The Self-Surgery of Dr. Evan O’Neill Kane
On 15 February 1921, as the American surgeon Evan O’Neill Kane lay on a table in a hospital waiting to have his appendix removed, he decided to conduct an impromptu experiment — to find out whether it would be possible to remove his own appendix. So he sat up and announced that everyone should step back because he was going to perform the operation himself. Since he was the chief surgeon at the hospital, the staff reluctantly obeyed his strange command.
Dr. Evan O'Neill Kane
Dr. Evan O'Neill Kane
Kane propped himself up with pillows in order to get a good view of his abdomen. He injected cocaine and adrenalin into his abdominal wall, and then he swiftly cut through the superficial tissue, found the swollen appendix, and excised it.
The entire procedure took thirty minutes. There was only one slight moment of panic when part of his intestines unexpectedly popped out of his stomach as he leaned too far forward, but he calmly shoved his guts back inside his body and continued working. Kane noted he probably could have completed the operation even more quickly if it hadn't been for the air of chaos in the operating room as the hospital staff milled around, unsure of what they were supposed to do.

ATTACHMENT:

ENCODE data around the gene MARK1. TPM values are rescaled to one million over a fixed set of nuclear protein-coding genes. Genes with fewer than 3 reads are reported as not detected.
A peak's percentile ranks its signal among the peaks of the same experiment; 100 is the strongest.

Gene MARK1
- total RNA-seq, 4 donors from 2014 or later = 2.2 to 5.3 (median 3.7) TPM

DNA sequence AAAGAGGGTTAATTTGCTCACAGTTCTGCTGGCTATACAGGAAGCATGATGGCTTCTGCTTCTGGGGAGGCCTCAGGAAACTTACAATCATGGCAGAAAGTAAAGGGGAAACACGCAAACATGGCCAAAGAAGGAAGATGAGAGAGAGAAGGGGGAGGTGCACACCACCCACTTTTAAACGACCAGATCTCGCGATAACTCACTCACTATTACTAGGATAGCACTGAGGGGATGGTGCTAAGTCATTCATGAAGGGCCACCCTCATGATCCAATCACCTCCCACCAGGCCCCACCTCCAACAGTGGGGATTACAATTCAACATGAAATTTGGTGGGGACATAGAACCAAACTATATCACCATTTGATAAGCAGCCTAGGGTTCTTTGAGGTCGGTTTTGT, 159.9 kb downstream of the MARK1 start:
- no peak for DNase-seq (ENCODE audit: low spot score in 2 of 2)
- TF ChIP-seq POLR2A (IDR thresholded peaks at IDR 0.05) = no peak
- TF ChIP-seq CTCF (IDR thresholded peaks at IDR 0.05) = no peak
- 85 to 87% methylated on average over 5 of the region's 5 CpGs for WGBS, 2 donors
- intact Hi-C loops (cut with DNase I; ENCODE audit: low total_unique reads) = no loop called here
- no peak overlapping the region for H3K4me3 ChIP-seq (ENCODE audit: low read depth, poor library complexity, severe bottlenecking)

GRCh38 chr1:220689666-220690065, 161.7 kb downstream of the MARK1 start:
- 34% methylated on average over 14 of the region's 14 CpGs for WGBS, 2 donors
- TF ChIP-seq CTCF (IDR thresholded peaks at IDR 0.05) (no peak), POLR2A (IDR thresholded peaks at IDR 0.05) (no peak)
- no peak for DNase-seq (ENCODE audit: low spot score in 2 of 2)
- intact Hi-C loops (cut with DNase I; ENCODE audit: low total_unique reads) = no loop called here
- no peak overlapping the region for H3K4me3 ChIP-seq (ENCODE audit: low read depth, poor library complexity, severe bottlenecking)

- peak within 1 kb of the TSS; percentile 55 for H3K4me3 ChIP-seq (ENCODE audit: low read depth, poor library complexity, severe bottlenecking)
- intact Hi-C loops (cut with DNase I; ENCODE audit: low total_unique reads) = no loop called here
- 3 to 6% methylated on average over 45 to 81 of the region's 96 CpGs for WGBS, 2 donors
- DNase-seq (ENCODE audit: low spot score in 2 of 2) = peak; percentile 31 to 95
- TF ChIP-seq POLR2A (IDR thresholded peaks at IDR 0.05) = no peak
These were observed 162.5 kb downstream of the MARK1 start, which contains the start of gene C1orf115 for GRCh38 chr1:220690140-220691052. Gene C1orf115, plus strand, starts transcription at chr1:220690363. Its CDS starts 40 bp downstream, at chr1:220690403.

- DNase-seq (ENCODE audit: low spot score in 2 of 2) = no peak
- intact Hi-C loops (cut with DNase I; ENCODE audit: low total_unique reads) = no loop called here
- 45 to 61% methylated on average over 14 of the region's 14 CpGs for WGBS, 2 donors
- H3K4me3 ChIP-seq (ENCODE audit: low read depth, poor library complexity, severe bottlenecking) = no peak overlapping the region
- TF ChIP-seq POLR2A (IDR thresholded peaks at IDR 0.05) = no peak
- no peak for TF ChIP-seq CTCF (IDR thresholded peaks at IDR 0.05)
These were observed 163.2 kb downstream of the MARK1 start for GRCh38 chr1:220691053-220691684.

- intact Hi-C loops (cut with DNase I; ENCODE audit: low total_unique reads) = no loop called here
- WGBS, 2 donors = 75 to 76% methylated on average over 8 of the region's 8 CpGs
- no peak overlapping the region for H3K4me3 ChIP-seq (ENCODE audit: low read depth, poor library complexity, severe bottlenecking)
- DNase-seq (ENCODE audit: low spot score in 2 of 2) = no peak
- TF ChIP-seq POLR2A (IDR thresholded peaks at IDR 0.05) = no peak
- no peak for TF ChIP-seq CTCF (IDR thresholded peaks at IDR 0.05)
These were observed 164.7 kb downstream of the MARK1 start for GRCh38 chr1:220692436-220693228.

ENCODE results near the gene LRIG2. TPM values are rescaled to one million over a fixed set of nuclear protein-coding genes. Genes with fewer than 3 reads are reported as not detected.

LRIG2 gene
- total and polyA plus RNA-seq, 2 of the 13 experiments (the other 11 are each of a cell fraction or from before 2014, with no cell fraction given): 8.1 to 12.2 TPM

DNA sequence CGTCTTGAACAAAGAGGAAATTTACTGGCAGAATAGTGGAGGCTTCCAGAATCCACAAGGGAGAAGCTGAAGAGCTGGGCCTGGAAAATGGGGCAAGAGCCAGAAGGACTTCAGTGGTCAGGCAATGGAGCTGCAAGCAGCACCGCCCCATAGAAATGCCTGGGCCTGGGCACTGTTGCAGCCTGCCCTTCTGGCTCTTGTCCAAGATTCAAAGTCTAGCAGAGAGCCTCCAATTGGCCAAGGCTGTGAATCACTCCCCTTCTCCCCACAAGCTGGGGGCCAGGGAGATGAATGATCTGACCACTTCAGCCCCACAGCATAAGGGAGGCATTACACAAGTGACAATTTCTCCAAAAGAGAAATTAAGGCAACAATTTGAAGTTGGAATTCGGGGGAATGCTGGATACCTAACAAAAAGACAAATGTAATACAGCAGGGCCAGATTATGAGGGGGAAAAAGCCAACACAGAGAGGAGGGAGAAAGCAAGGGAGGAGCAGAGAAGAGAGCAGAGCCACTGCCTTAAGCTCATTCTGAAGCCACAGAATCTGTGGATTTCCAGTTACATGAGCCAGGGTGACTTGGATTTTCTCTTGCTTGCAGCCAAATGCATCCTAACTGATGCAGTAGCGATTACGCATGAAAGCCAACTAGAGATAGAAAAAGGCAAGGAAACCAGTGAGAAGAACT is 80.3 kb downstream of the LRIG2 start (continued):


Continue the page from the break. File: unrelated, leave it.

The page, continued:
Kane enjoyed a full and swift recovery. Fourteen days later he was back in the hospital operating on other patients. He later explained that he had performed the self-experiment both to know how a patient feels when being operated upon, and to better understand how to use local anaesthesia to best advantage.
Dr. Kane operating on himself in 1932
Emboldened by his success, when he needed a hernia operation eleven years later, at the age of seventy-one, he decided to self-operate again. Unfortunately, this second surgery proved more problematic. He never fully regained his strength, came down with pneumonia, and died three months later.
- Kane, E. O. (March 1921), "Autoappendectomy: A Case History", International Journal of Surgery, 34(3): 100-2.
- "Dr. Evan Kane Dies of Pneumonia at 71" (2 April 1932), New York Times: 23.
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